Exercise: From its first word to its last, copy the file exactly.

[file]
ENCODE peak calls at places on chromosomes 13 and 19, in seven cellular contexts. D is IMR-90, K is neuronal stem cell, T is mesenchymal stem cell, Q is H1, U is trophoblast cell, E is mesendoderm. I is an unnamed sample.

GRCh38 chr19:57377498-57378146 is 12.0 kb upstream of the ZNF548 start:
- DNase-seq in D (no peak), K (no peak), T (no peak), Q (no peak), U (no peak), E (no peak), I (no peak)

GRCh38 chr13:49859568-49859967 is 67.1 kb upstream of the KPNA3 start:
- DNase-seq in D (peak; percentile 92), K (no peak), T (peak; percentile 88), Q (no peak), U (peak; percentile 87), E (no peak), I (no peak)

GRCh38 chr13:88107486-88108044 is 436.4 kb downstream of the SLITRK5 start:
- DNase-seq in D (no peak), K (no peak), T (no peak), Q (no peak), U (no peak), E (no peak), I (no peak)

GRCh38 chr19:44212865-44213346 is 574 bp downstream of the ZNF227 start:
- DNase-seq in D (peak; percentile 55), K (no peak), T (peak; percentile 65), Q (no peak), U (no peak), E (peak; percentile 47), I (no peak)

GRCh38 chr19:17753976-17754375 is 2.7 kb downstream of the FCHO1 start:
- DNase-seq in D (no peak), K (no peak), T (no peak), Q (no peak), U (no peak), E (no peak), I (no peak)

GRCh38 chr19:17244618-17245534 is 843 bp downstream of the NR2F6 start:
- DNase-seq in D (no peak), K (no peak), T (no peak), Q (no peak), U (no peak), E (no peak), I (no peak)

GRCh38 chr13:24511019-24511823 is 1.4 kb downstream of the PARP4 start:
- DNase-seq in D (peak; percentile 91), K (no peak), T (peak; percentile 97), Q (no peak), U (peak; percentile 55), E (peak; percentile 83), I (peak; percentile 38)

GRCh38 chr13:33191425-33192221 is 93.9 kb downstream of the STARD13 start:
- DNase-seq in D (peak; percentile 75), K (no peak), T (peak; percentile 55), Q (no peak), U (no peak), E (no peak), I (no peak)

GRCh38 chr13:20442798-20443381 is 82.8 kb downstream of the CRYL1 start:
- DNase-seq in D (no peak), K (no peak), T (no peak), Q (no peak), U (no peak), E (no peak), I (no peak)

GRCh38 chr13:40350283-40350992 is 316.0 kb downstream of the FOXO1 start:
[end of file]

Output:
ENCODE peak calls at places on chromosomes 13 and 19, in seven cellular contexts. D is IMR-90, K is neuronal stem cell, T is mesenchymal stem cell, Q is H1, U is trophoblast cell, E is mesendoderm. I is an unnamed sample.

GRCh38 chr19:57377498-57378146 is 12.0 kb upstream of the ZNF548 start:
- DNase-seq in D (no peak), K (no peak), T (no peak), Q (no peak), U (no peak), E (no peak), I (no peak)

GRCh38 chr13:49859568-49859967 is 67.1 kb upstream of the KPNA3 start:
- DNase-seq in D (peak; percentile 92), K (no peak), T (peak; percentile 88), Q (no peak), U (peak; percentile 87), E (no peak), I (no peak)

GRCh38 chr13:88107486-88108044 is 436.4 kb downstream of the SLITRK5 start:
- DNase-seq in D (no peak), K (no peak), T (no peak), Q (no peak), U (no peak), E (no peak), I (no peak)

GRCh38 chr19:44212865-44213346 is 574 bp downstream of the ZNF227 start:
- DNase-seq in D (peak; percentile 55), K (no peak), T (peak; percentile 65), Q (no peak), U (no peak), E (peak; percentile 47), I (no peak)

GRCh38 chr19:17753976-17754375 is 2.7 kb downstream of the FCHO1 start:
- DNase-seq in D (no peak), K (no peak), T (no peak), Q (no peak), U (no peak), E (no peak), I (no peak)

GRCh38 chr19:17244618-17245534 is 843 bp downstream of the NR2F6 start:
- DNase-seq in D (no peak), K (no peak), T (no peak), Q (no peak), U (no peak), E (no peak), I (no peak)

GRCh38 chr13:24511019-24511823 is 1.4 kb downstream of the PARP4 start:
- DNase-seq in D (peak; percentile 91), K (no peak), T (peak; percentile 97), Q (no peak), U (peak; percentile 55), E (peak; percentile 83), I (peak; percentile 38)

GRCh38 chr13:33191425-33192221 is 93.9 kb downstream of the STARD13 start:
- DNase-seq in D (peak; percentile 75), K (no peak), T (peak; percentile 55), Q (no peak), U (no peak), E (no peak), I (no peak)

GRCh38 chr13:20442798-20443381 is 82.8 kb downstream of the CRYL1 start:
- DNase-seq in D (no peak), K (no peak), T (no peak), Q (no peak), U (no peak), E (no peak), I (no peak)

GRCh38 chr13:40350283-40350992 is 316.0 kb downstream of the FOXO1 start: